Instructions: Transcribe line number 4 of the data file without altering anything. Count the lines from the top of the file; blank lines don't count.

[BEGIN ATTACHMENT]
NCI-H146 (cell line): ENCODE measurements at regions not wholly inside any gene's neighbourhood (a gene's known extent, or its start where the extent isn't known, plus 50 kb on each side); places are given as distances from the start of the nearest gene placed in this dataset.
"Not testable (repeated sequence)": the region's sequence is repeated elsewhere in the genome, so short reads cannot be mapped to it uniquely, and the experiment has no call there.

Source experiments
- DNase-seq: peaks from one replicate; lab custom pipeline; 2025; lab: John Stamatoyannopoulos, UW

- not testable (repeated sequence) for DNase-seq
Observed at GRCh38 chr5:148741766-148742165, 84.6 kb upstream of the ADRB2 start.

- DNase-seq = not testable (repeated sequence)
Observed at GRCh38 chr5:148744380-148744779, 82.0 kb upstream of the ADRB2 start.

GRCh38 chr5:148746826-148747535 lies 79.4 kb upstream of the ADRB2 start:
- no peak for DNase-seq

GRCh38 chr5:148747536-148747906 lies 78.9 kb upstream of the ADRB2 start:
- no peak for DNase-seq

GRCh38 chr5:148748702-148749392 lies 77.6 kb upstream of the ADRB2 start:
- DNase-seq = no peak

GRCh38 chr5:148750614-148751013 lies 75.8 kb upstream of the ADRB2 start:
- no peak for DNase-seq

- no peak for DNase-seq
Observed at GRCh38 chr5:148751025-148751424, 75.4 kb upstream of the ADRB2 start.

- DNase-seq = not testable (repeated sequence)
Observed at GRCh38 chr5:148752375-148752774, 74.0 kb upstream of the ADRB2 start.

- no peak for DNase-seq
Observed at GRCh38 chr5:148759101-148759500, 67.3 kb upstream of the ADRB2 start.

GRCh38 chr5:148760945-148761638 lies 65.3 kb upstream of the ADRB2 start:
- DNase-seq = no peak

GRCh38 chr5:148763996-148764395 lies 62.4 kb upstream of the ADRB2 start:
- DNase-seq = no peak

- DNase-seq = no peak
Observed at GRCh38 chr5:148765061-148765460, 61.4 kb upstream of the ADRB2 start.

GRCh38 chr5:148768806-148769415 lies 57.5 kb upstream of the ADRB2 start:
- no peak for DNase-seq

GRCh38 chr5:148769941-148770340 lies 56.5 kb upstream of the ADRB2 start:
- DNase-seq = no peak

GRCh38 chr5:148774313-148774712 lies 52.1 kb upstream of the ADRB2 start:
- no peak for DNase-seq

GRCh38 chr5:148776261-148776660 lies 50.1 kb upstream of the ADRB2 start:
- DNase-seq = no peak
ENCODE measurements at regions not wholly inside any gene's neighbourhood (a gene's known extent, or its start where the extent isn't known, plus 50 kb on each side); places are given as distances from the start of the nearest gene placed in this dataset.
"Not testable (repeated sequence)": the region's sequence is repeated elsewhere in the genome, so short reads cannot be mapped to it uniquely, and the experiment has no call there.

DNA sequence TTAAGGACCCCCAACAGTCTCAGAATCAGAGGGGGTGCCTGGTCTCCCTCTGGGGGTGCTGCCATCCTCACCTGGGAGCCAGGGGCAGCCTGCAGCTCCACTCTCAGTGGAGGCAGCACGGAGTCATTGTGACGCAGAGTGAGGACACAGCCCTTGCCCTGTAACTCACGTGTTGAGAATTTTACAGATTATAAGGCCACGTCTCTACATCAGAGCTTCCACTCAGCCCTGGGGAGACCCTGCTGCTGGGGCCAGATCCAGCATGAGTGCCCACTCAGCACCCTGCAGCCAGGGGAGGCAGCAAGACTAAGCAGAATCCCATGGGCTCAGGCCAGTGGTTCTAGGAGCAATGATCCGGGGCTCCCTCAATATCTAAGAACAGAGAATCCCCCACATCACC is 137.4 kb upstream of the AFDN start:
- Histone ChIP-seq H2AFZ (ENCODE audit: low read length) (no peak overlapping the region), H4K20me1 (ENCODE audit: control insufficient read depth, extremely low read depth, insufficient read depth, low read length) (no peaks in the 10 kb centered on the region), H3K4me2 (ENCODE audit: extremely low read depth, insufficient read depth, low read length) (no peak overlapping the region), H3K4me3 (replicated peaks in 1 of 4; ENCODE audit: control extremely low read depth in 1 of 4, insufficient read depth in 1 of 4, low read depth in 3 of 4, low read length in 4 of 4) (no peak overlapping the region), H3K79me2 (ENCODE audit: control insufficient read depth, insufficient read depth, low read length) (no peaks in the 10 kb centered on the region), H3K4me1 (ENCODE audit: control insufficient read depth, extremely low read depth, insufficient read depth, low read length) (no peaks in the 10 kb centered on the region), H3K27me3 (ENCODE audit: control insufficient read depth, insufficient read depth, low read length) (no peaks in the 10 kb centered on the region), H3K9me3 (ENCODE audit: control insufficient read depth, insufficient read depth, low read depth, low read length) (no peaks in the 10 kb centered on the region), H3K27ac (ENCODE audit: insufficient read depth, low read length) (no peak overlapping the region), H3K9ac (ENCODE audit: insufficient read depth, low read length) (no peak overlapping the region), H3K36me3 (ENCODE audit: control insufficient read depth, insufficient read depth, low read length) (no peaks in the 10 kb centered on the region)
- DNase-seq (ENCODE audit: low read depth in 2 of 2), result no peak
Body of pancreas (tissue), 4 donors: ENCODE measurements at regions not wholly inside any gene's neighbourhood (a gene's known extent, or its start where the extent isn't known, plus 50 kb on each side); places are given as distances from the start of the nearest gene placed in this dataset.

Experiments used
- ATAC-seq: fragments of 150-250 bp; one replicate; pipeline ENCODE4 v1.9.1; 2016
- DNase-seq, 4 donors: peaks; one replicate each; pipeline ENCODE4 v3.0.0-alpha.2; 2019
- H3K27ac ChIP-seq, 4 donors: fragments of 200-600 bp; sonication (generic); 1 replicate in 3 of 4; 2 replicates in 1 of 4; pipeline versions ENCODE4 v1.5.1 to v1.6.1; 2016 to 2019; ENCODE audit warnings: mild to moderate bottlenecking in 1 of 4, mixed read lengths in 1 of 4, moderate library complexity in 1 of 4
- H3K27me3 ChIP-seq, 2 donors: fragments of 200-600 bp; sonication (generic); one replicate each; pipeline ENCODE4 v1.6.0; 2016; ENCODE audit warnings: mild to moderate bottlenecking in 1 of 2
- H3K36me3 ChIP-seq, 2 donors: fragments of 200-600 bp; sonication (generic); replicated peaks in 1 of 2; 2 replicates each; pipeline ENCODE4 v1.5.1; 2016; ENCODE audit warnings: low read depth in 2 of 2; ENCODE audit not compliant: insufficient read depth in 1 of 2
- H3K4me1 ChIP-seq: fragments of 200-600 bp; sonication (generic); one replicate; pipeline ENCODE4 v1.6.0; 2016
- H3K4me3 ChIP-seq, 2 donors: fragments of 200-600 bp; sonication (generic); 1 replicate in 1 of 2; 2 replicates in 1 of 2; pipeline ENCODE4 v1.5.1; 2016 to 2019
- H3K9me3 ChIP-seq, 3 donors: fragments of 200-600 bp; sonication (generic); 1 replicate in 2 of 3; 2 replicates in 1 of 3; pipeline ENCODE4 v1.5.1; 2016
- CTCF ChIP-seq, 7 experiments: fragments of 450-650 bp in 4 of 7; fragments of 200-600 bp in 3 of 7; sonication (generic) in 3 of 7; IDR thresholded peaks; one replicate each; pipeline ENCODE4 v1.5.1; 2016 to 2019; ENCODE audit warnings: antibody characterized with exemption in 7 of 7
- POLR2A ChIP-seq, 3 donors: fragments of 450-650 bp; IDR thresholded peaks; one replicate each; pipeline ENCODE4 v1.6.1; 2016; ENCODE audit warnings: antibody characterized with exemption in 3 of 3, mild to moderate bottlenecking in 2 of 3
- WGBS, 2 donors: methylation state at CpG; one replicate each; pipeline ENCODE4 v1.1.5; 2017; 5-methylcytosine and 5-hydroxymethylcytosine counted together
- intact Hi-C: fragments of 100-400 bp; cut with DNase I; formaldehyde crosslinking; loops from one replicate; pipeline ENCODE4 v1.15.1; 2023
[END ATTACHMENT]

- DNase-seq: peaks from one replicate; lab custom pipeline; 2025; lab: John Stamatoyannopoulos, UW